# statistics for histogram of periodic data

For a series of angle values in (-pi, pi) range, I make a histogram. Is there an effective way to calculate a mean and modal (post probable) value? Consider following examples:

``````import numpy as N, cmath
deg = N.pi/180.
d = N.array([-175., 170, 175, 179, -179])*deg
i = N.sum(N.exp(1j*d))
ave = cmath.phase(i)
i /= float(d.size)
stdev = -2. * N.log(N.sqrt(i.real**2 + i.imag**2))

print ave/deg, stdev/deg
``````

Now, let's have a histogram:

``````counts, bins = N.histogram(data, N.linspace(-N.pi, N.pi, 360))
``````

Is it possible to calculate mean, mode having counts and bins? For non-periodic data, calculation of a mean is straightforward:

``````ave = sum(counts*bins[:-1])
``````

Calculations of a modal value requires more effort. Actually, I'm not sure my code below is correct: firstly, I identify bins which occur most frequently and then I calculate an arithmetic mean:

``````cmax = bins[N.argmax(counts)]
mode = N.mean(N.take(bins, N.nonzero(counts == cmax)[0]))
``````

I have no idea, how to calculate standard deviation from such data, though. One obvious solution to all my problems (at least those described above) is to convert histogram data to a data series and then use it in calculations. This is not elegant, however, and inefficient.

Any hints will be very appreciated.

This is the partial solution I wrote.

``````import numpy as N, cmath
import scipy.stats as ST

d = [-175, 170.2, 175.57, 179, -179, 170.2, 175.57, 170.2]
deg = N.pi/180.
data = N.array(d)*deg

i = N.sum(N.exp(1j*data))
ave = cmath.phase(i)  # correct and exact mean for periodic data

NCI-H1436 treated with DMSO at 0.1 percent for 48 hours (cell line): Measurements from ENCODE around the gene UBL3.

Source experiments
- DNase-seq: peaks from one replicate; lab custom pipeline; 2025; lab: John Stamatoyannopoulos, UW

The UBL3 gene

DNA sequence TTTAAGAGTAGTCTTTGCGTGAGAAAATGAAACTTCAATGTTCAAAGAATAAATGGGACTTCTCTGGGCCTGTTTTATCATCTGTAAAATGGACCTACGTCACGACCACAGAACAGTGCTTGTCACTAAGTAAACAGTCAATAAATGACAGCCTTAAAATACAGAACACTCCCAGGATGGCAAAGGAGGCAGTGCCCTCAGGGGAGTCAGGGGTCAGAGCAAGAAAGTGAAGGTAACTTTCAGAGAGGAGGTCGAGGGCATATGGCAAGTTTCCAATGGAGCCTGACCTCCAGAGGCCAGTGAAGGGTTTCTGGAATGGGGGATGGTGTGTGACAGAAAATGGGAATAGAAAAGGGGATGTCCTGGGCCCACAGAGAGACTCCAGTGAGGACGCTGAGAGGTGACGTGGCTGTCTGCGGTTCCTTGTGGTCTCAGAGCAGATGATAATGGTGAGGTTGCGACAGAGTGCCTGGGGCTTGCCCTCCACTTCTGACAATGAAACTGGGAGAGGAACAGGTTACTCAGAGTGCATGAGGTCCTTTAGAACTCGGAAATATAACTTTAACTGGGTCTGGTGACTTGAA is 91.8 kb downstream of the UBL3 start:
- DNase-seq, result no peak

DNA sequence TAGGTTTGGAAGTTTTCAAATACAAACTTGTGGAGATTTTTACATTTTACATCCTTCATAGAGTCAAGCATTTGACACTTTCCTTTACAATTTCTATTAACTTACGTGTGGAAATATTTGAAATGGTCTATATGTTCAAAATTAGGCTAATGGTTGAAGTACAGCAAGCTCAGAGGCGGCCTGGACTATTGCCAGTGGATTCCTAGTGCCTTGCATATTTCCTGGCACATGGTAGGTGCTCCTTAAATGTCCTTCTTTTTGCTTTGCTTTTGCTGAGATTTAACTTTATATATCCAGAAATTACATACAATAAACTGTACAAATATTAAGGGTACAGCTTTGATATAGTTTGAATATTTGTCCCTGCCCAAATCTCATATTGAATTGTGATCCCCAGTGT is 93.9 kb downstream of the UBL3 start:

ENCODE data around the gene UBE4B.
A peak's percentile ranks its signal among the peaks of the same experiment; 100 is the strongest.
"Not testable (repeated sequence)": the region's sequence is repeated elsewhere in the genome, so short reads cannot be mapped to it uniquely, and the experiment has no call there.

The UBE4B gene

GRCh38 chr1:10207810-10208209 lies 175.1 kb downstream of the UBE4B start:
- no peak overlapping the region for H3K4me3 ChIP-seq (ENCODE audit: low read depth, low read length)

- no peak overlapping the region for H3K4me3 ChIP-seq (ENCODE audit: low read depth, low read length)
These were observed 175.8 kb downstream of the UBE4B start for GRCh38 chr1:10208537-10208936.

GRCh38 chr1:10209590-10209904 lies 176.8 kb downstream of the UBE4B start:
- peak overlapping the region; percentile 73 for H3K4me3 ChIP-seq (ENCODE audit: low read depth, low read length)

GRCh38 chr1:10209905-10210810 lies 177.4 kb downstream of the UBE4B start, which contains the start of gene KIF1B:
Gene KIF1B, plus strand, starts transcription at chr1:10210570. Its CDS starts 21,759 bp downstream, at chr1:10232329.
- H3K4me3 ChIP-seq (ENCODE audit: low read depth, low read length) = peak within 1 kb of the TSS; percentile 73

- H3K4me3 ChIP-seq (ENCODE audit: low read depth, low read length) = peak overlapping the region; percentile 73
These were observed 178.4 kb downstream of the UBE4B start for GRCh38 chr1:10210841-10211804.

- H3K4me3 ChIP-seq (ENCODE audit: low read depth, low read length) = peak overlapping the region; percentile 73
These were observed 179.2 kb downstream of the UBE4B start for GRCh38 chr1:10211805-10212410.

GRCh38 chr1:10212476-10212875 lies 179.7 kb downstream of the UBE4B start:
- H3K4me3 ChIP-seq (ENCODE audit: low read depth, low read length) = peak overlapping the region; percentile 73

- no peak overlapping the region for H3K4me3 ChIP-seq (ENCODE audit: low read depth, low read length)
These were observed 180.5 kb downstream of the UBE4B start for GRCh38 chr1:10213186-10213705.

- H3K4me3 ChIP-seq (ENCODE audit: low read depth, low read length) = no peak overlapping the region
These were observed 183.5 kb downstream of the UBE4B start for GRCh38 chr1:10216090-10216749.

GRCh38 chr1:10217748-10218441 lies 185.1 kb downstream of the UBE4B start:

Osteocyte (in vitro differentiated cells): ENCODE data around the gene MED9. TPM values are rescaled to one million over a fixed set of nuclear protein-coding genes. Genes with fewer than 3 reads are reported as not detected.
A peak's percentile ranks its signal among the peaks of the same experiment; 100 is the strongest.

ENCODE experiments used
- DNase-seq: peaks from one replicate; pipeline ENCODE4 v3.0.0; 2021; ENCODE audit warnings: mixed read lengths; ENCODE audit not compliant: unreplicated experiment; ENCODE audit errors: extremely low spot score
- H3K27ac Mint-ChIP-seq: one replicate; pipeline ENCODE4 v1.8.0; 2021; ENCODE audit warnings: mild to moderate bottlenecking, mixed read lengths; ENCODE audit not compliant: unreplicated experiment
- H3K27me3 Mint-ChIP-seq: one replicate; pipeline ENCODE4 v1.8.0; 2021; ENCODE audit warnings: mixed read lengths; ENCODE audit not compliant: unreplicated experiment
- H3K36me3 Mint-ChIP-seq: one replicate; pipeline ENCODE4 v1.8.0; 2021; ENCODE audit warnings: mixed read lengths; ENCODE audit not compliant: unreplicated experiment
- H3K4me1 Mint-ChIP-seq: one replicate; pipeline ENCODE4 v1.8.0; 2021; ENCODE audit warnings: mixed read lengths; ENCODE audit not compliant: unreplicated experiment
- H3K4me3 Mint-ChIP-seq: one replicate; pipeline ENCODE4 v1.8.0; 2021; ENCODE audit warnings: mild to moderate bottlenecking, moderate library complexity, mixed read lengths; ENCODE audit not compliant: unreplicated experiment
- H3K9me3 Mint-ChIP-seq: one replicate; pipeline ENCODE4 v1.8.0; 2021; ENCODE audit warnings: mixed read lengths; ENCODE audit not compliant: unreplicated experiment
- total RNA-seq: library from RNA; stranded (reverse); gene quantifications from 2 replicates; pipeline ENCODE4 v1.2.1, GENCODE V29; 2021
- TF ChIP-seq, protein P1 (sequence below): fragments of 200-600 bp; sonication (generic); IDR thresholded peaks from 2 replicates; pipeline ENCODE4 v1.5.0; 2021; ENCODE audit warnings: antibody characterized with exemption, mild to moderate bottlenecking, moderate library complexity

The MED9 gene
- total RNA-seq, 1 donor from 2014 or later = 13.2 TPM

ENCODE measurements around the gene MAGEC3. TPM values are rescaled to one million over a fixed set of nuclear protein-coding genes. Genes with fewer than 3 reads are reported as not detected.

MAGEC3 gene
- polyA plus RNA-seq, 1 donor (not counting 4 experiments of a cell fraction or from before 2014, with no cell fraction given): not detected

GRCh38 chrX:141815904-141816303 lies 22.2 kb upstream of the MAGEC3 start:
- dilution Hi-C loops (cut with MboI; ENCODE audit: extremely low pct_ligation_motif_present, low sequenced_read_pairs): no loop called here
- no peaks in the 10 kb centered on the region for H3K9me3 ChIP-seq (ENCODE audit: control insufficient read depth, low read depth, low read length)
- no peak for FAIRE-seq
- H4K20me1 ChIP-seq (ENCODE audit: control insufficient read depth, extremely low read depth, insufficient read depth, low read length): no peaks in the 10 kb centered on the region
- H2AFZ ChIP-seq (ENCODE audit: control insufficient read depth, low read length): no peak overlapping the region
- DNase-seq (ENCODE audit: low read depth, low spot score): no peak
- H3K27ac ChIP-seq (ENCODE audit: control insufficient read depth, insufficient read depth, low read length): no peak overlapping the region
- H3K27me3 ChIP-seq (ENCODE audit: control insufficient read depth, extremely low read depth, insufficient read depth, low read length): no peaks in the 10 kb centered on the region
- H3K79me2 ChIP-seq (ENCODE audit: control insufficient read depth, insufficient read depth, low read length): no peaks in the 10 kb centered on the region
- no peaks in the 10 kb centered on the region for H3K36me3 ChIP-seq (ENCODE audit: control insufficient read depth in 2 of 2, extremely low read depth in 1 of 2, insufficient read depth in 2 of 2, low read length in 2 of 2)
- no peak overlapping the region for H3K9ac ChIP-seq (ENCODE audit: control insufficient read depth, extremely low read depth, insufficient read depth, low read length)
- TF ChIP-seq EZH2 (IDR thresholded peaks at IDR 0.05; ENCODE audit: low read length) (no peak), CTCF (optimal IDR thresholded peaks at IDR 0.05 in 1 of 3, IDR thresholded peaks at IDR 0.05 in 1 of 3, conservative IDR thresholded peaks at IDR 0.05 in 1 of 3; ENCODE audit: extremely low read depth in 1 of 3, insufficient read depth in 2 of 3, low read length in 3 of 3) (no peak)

wrong_ave = N.mean(d)

i /= float(data.size)
stdev = -2. * N.log(N.sqrt(i.real**2 + i.imag**2))
wrong_stdev = N.std(d)

bins = N.linspace(-N.pi, N.pi, 360)
counts, bins = N.histogram(data, bins, normed=False)
# consider it weighted vector addition
nz = N.nonzero(counts)[0]
weight = counts[nz]
i = N.sum(weight * N.exp(1j*bins[nz])/len(nz))
pave = cmath.phase(i)  # correct and approximated mean for periodic data
i /= sum(weight)/float(len(nz))
pstdev = -2. * N.log(N.sqrt(i.real**2 + i.imag**2))
print
print 'scipy: %12.3f (mean) %12.3f (stdev)' % (ST.circmean(data)/deg, \
ST.circstd(data)/deg)
``````

When run, it gives following results:

`````` mean:      175.840       85.843      175.360
stdev:        0.472      151.785        0.430

scipy:      175.840 (mean)        3.673 (stdev)
``````

A few comments now: the first column gives mean/stdev calculated. As can be seen, the mean agrees well with scipy.stats.circmean (thanks JoeKington for pointing it out). Unfortunately stdev differs. I will look at it later. The second column gives completely wrong results (non-periodic mean/std from numpy obviously does not work here). The 3rd column gives sth I wanted to obtain from the histogram data (@JoeKington: my raw data won't fit memory of my computer.., @dmytro: thanks for your input: of course, bin size will influence result but in my application I don't have much choice, i.e. I have to reduce data somehow). As can be seen, the mean (3rd column) is properly calculated, stdev needs further attention :)